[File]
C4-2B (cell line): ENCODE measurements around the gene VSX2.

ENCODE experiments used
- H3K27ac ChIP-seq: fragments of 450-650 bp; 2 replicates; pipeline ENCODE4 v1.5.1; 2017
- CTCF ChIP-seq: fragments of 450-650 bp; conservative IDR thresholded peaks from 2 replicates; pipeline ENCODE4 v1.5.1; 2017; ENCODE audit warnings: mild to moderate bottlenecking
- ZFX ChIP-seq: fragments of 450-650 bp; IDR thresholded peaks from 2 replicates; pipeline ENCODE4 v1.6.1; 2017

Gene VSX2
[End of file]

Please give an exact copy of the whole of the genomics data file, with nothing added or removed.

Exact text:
C4-2B (cell line): ENCODE measurements around the gene VSX2.

ENCODE experiments used
- H3K27ac ChIP-seq: fragments of 450-650 bp; 2 replicates; pipeline ENCODE4 v1.5.1; 2017
- CTCF ChIP-seq: fragments of 450-650 bp; conservative IDR thresholded peaks from 2 replicates; pipeline ENCODE4 v1.5.1; 2017; ENCODE audit warnings: mild to moderate bottlenecking
- ZFX ChIP-seq: fragments of 450-650 bp; IDR thresholded peaks from 2 replicates; pipeline ENCODE4 v1.6.1; 2017

Gene VSX2